Things took a further twist when Gavaskar injured his index finger while playing a Ranji Trophy match against Maharashtra at Nasik. With several seniors in the side many names came up; things got more convoluted when Gulabrai Ramchand, the manager, announced: “I know who the Indian captain is going to be but I am not telling.” While Ram Prakash Mehra, President of Delhi & District Cricket Association, said “I know who it is, unofficially of course. It is (Farokh) Engineer.”
It was only on the day of the Test that Chairman of Selectors CD Gopinath announced that Venkat would lead the side. Prasanna was brought back at the expense of Chandra, who had troubled a debutant Viv Richards at Bangalore, dismissing him for four and three. Now, in the absence of Chandra, Richards single-handedly mauled the Indian attack to score an unbeaten 192 and guide West Indies to an innings win.
Pataudi was back for the third Test at Eden Gardens, as was Chandra; Venkat, who was appointed the captain at Kotla without prior announcement, was relegated to twelfth man just as suddenly. As if this was not baffling enough, Venkat was appointed captain for the 1975 World Cup (Prasanna and Chandra were left out), and was sacked immediately afterwards.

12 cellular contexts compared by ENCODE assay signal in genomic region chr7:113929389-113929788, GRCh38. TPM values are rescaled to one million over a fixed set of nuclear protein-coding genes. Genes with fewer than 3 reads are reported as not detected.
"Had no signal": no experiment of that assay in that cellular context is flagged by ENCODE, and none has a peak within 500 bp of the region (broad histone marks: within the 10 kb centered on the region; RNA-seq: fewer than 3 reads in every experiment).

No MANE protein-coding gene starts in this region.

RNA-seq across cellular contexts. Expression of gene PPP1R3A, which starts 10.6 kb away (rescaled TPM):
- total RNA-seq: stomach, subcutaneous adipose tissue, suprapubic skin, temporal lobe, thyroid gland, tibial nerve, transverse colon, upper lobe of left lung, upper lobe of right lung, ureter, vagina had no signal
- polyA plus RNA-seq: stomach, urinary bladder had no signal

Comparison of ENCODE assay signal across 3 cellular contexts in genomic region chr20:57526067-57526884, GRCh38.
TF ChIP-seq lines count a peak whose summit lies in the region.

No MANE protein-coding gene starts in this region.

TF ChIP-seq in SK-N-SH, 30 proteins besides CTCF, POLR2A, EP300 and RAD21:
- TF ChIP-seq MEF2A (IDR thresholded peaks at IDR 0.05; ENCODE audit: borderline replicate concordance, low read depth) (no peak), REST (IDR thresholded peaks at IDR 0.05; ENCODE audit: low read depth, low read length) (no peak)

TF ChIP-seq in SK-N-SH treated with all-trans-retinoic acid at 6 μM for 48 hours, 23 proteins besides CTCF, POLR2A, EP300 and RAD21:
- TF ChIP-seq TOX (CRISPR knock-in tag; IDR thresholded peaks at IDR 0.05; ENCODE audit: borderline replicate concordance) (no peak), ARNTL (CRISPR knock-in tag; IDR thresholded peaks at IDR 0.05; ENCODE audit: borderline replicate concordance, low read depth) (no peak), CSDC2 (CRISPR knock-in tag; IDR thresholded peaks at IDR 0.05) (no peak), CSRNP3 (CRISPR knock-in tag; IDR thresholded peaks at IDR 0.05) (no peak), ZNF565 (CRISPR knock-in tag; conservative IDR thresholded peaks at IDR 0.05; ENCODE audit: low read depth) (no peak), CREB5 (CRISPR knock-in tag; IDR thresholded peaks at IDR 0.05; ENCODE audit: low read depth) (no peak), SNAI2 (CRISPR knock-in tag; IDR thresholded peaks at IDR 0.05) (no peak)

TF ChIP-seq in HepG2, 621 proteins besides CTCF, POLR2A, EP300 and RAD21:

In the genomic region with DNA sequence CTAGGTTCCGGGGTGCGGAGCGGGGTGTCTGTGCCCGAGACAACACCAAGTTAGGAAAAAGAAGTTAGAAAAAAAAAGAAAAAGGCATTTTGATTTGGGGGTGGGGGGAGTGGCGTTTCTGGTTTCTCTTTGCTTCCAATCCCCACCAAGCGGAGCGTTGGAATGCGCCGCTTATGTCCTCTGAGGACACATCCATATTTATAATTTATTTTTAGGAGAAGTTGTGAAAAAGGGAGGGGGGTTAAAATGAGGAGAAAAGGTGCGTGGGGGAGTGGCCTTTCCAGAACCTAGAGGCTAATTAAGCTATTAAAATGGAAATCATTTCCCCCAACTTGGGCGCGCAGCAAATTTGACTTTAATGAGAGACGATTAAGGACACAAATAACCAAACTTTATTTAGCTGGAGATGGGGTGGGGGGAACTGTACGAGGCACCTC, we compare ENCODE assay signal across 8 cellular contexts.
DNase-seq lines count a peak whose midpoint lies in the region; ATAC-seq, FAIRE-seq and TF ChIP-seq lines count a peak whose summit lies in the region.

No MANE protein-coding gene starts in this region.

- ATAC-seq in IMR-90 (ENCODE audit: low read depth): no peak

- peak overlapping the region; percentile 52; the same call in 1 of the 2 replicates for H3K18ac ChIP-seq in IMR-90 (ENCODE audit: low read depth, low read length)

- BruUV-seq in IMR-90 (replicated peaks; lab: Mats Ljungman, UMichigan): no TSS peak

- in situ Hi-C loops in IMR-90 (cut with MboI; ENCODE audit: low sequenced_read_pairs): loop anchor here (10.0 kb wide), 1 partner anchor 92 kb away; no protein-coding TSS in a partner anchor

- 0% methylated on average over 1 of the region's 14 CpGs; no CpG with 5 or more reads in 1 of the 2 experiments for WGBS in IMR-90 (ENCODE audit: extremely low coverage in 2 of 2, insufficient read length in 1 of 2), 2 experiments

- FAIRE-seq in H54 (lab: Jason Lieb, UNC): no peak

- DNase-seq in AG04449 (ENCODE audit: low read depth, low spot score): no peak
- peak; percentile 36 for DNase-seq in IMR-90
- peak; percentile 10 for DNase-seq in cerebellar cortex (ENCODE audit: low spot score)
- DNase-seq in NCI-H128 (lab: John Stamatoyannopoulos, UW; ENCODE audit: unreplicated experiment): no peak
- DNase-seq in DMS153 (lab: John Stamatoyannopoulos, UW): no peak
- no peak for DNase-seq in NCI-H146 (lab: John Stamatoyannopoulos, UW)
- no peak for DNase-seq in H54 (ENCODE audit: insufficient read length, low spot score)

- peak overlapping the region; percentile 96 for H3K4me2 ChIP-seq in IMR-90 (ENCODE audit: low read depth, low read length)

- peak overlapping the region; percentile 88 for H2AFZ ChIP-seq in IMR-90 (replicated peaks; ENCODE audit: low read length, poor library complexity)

In between all the confusion (and humiliation) Venkat was offered a contract from Derbyshire in 1973. Peakfan’s Blog (acknowledged by Cricket Derbyshire) wrote: “They enjoyed his ability to spin the ball too. From a short run up, a quick arm action sent the ball fizzing down the wicket, often fairly flat and almost always accurate. Erapalli Prasanna might have been the more favoured off-spinner by his country’s selectors, but Venkat was a class act himself. 1390 career wickets at 24 confirms that and Derbyshire have had few, if any, better spinners in their long history.”
Peakfan added that, “He (Venkat) was just the wrong man at the wrong time, though those of us who watched him bowl long spells will remember a beautiful bowler; a man of genuine humility and a ready smile.” Not used to driving, Venkat preferred to be ferried by his teammates, with whom he was a popular man.
The only problem Derbyshire had was with his name. Peakman wrote: “Can’t wait for the fans to start chanting ‘Gimme an S… gimme an R… gimme an I…’ said Neil. ‘They’ll have bowled ten overs by the time they’ve done. ‘Rentacaravan’ was one moniker given to him, a lack of deference for a bowler of genuine quality. Mind you, they were Nottinghamshire fans, so it didn’t really count…”